All creativity begins with the moment of conception.
That little piece of kindling that gets the fire going. That initial source of inspiration that takes on a life of its own. That single note from which the entire symphony grows. That single spark of life that signals an idea’s movement value, almost screaming to us, something wants to be built here.
And so, in this new blog series, I’m going to be deconstructing my favorite moments of conception from popular movies. Each post will contain a video clip from a different film, along with a series of lessons we can learn from the characters.
Today’s clip comes from the radio scene in That Thing You Do:
What can we learn?
Scaring success into
hiding. Every artist should expect to fail. It’s in the job description. If
you’re not failing, you’re not making art. However, that doesn’t mean you
shouldn’t still prepare to succeed. Because you never know. The odds may be
stacked against you, but if your bags aren’t packed when the world is finally ready
for you, you’ll either miss the boat completely, or, worse yet, get taken on a
ride before you’re ready to go on one. And like the dog chasing the car, you
won’t know what to do with success once you catch it. I’m reminded of a family
vacation I took about twelve years ago. We met a guy on the beach who worked
for the biggest talk show in the country. Naively, I gave him copy of my
recently published first book, hoping he might find my story interesting enough
to warrant an interview. He didn’t. I never talked to the guy again. But in retrospect, that’s probably good
thing. Because I wasn’t ready. Had I finagled my way onto the biggest talk show
in the country, I would have left behind wake of
missed opportunities, wasted attention and underleveraged exposure. When the big kahuna comes along, will you be in a position to ride it?
landscape of art. This movie takes place in an era when the mass market still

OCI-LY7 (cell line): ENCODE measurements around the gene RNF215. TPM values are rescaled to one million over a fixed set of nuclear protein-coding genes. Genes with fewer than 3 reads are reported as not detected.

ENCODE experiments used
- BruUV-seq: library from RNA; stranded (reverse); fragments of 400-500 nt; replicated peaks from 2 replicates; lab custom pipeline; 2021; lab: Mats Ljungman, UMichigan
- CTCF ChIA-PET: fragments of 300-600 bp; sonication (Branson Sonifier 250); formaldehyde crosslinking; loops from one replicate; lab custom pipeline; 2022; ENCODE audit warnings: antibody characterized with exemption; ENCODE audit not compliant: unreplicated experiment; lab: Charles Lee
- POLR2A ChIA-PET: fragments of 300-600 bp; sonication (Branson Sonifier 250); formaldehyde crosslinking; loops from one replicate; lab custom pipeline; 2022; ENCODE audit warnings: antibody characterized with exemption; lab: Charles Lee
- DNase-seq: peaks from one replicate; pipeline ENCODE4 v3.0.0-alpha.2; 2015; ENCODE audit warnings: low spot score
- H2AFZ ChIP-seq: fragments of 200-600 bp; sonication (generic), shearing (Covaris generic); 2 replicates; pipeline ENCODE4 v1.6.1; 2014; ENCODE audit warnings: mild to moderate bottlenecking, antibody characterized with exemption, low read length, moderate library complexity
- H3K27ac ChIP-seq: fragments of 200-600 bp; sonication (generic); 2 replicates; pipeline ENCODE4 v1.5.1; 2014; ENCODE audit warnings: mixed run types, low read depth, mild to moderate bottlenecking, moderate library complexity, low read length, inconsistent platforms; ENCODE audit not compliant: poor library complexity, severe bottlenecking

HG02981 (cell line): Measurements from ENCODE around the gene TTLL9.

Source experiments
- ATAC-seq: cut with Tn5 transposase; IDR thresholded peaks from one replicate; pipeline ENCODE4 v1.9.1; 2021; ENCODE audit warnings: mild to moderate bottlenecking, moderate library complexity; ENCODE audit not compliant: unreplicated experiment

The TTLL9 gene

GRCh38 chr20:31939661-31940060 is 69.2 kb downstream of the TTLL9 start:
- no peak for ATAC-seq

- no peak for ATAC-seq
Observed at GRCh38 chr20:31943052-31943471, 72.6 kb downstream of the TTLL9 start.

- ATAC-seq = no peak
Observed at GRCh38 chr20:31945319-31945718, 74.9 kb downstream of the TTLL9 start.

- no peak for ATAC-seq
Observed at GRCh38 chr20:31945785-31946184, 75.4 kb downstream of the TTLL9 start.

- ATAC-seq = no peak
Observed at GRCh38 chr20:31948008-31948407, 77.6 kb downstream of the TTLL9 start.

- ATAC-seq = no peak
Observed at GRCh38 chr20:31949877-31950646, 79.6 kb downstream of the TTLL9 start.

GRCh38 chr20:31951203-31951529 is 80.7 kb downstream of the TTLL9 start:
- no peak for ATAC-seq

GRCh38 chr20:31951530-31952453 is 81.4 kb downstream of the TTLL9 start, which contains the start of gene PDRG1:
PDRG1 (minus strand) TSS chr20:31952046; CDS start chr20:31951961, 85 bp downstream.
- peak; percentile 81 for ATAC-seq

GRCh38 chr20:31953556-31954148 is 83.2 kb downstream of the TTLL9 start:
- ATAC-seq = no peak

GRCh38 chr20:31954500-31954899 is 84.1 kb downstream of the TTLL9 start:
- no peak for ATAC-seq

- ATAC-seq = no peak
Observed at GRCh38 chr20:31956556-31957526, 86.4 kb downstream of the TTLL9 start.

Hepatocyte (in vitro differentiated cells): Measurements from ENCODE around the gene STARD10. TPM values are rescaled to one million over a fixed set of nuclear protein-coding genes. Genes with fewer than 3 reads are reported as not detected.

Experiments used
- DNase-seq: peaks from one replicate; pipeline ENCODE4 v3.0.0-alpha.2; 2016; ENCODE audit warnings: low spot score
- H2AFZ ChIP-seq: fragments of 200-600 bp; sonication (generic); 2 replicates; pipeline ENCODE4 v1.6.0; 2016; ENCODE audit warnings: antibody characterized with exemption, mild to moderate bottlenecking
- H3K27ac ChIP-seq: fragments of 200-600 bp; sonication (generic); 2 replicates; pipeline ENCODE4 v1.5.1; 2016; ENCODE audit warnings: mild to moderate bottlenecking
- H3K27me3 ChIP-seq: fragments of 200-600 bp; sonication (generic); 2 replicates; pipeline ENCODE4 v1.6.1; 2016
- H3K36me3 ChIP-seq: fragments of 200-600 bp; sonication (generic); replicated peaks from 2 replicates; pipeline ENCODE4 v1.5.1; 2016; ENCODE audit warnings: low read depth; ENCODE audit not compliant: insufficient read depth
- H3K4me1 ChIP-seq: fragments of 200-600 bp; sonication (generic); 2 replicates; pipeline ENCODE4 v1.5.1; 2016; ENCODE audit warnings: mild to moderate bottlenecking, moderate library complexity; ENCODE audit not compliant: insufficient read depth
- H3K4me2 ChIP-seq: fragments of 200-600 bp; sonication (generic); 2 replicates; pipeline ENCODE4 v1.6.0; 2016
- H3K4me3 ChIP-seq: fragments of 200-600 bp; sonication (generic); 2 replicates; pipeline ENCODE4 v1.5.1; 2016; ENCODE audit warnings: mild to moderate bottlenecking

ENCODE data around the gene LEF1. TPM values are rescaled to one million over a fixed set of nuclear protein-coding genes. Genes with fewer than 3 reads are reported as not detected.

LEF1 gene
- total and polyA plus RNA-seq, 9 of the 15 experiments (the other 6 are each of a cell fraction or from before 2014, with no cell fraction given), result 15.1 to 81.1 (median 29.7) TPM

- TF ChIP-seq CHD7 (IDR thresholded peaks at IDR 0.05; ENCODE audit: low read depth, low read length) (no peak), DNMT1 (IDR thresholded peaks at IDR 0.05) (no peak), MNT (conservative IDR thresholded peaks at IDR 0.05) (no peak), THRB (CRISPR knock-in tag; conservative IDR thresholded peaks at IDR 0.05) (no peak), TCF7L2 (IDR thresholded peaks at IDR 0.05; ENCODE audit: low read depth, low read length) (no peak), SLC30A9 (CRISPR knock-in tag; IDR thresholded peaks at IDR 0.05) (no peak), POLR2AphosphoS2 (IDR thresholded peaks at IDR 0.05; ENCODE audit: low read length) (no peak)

mattered. When radio play was the royal road to fame and fortune. When a single
disc jokey held the keys to a band’s artistic future. But that was fifty years
ago. Now we live in a direct to consumer era. Where the need for the middlemen
of the world is quickly vanishing. Where the fans are actually becoming the gatekeepers. And so, our job as
artists isn’t to get on the radio. It isn’t to be all things to people. It’s to
narrowcast to a small, specific audience. It’s to go out and create the market
for what we love. It’s to figure out which of the mainstream hoops are not
worth the time, money and effort to jump through, and then forge ahead without
stopping. Think of this way. Shakespeare didn’t open in twenty countries. He
had one theater and one audience. The people cherished the art. The artist
cherished their attention. And together, they made something magical. Outside
of that sacred space, nothing else mattered. Are you still buying tickets for the starving artist lottery?
Little things make a
big difference. There’s something inescapably joyful about watching this
scene. It’s every rockstar’s dream. It’s exactly how you would react in the
same situation. And it’s a game changer. Their moment has come. As of right now,
these four men will never be the same again. Ah, the elusive tipping point. The
moment of critical mass. The irreversible ignition of momentum. Burn the ships, boys, there ain’t no going
back now. We should all be so lucky. Campbell originally named it crossing
the threshold, in which the hero enters into the field of
adventure, leaving the known limits of their world and venturing into a dangerous
realm where the rules are not known. What artist doesn’t dream of it happening
to them? The only problem is, it’s still a movie. As iconic and romantic and
inspiring as this scene is, we can’t let it skew our relationship to reality.
Because any veteran will tell you, there
are no big breaks. Only an accumulation of small breaks that eventually accrue
enough weight to get you noticed. It’s volume times consistency to the power of
timing. How will you know when you’ve
entered your zone of magnified creative power?
What’s your favorite movie moment of conception?